From homeless services to immigrant rights, public service advocacy is paramount to each of UC Hastings’ four first-year California Bar Foundation Diversity Scholarship award winners.
Twenty-two first-year law students statewide received the award in 2013, and UC Hastings is honored by its students’ commitment to championing the underprivileged.
“Having students like this year’s California Bar Foundation fellows is what UC Hastings is all about as a law school,” says Mark Aaronson, emeritus professor and founder of the Civil Justice Clinic. “Especially because we have a diverse student body, we view as central to our educational mission preparing them to become responsive, high-quality, problem-solving lawyers who make pro bono service and striving for social justice a continuing and integral part of a lifetime in law.”
Immigration and education reform are important to Acosta, whose grandparents left Mexico for the United States and instilled in her a deep appreciation for education.
After interning for former Los Angeles Mayor Antonio Villaraigosa and leading a university-wide scholarship fund for low-income students at USC, Acosta founded a learning center for mostly immigrant families in Hollister through the Cesar Chavez Foundation and AmeriCorps. She later received a Fulbright research grant to study education policy and developmental programs in Zacatecas, Mexico. Acosta received a master’s in public policy from the Harvard Kennedy School. After law school, Acosta hopes to continue advocating on behalf of immigrants and students. “My family worked so hard to get to this point; I feel a responsibility to make sure others have the same opportunities,” she says.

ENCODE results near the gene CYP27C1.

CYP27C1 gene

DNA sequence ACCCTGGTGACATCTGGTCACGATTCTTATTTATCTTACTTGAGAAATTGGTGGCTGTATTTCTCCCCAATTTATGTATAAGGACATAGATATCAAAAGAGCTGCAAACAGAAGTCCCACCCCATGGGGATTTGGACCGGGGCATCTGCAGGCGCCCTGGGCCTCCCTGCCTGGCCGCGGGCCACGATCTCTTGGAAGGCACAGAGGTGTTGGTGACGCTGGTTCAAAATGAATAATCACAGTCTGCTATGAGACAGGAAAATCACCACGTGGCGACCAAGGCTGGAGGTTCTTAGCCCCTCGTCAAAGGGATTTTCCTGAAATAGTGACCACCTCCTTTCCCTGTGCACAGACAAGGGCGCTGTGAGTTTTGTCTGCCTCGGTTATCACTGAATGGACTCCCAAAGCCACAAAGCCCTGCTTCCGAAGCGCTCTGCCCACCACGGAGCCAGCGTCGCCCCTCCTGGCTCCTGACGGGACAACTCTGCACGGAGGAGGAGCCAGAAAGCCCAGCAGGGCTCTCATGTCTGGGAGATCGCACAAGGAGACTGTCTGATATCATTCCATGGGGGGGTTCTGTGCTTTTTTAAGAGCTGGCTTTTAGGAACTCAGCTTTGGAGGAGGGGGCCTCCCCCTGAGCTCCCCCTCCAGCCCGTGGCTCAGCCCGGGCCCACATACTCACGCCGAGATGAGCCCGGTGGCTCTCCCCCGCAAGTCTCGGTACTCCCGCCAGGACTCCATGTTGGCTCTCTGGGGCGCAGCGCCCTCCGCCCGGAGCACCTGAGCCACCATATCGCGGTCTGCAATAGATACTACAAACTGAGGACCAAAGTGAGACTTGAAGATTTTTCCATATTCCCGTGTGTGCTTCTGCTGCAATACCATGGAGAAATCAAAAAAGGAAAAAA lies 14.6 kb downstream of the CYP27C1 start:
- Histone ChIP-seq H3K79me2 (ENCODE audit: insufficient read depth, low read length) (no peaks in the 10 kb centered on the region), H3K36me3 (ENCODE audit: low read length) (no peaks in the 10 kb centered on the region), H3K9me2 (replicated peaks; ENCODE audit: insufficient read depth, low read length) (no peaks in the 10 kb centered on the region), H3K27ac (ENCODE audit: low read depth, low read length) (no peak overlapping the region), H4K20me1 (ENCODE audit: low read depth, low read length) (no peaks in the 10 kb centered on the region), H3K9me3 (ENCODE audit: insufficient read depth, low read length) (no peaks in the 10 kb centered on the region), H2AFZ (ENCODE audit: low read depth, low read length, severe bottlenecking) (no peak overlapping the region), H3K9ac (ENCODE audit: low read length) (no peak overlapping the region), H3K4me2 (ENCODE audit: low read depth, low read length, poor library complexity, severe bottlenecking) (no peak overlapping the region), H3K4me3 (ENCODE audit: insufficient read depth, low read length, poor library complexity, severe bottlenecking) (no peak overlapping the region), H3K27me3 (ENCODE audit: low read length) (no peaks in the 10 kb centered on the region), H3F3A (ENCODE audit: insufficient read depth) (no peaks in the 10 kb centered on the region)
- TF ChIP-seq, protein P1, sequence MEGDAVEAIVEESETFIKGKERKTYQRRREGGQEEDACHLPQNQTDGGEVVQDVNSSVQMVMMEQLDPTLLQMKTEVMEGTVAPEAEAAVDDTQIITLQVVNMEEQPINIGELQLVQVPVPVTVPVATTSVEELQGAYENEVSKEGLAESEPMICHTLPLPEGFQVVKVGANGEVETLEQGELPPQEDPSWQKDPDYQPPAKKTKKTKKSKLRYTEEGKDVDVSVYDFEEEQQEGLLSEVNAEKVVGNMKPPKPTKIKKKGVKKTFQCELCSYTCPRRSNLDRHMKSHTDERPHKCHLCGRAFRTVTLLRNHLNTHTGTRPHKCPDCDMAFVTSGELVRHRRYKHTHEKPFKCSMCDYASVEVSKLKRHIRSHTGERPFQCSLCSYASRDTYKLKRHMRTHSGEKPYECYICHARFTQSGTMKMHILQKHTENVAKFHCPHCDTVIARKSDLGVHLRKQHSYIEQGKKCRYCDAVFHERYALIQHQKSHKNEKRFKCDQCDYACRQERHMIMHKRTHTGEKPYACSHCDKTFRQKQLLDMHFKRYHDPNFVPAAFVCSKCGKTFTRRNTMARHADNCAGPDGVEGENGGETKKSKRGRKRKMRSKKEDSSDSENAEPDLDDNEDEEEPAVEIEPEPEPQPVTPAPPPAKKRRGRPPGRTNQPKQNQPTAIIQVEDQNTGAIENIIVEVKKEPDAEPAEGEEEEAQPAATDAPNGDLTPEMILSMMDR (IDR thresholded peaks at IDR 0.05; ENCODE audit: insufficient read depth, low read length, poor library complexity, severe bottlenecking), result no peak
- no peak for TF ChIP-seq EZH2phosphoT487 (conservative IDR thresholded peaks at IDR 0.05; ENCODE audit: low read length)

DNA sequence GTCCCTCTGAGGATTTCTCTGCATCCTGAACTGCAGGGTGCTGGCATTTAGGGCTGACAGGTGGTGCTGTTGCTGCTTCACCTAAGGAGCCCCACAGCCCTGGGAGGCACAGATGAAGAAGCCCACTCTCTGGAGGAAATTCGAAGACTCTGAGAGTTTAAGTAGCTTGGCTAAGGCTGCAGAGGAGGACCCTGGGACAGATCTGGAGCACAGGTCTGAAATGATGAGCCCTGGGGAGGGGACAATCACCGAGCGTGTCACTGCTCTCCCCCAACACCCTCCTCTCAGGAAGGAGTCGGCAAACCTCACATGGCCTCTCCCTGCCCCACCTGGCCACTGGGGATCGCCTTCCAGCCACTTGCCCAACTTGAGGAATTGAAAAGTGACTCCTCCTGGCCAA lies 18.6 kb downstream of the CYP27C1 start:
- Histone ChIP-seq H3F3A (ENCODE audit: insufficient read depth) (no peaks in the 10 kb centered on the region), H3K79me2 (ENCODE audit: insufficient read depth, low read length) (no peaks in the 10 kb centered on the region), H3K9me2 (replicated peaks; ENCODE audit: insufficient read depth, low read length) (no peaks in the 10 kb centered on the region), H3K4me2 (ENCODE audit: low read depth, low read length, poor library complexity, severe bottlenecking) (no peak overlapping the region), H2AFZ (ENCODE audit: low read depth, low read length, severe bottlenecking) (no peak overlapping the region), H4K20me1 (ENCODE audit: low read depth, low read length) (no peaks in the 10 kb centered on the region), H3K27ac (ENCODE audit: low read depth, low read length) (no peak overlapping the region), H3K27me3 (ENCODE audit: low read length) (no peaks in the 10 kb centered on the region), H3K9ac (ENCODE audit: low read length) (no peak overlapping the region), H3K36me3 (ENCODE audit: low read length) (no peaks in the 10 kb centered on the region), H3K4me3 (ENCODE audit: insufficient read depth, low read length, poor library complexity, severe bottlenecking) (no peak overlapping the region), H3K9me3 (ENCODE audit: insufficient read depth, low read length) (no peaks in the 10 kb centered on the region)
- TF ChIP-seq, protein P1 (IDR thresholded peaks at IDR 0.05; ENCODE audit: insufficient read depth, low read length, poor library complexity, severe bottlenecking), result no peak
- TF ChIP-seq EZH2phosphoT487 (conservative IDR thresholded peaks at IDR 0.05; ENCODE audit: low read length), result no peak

Arévalo’s experience as an immigrant and farmworker has also shaped her view on the law. As a high school student in Patterson, Arévalo worked sorting apricots and tomatoes alongside her parents, who fled El Salvador’s civil war in the 1980s. “I saw the things they went through,” she says. “So I’m grateful for the opportunities I’ve had, and now I have an opportunity to help others in similar situations.”
Arévalo spent six years working for the National Senior Citizens Law Center in Oakland before law school. She has degrees in sociology and Spanish literature from UC Berkeley.
Despite growing up poor in the San Joaquin Valley, Ballard turned down a lucrative job offer after college in favor of returning home to work for a nonprofit as a community organizer. At 23, he was appointed to the city of Wasco’s Planning Commission, becoming the youngest commissioner in California state history and his city’s first African-American chairman overseeing city development. Ballard saw that earning a law degree would help him better understand the legal complexities that govern the world we live in.
“Honestly, I am just trying to contribute,” he says. “Trying to contribute something meaningful to UC Hastings and the broader legal community so that one day the doors that have been opened for me will be opened for others.”
Coard’s life took a dramatic turn nearly 20 years ago when he slipped while sitting on a window ledge and fell seven stories, breaking his neck. “I lost my job, my insurance, everything. I got to experience—like many people in the Tenderloin—what it is to have nothing,” he says.
Coard began volunteering for organizations that assist people in need and is a founding member of the San Francisco Reentry Council, which coordinates support efforts for newly released prisoners. “This is what I wanted to do with my life,” he says. “And getting a legal education is central to my goals. Passing the bar is very important to me. I want to become an attorney so I can return the favor to those who have helped me, and especially to those who have the least access to the legal system.”
Editor's Note: This story is excerpted from the Spring 2014 UC Hastings magazine, delivering April 22, 2014.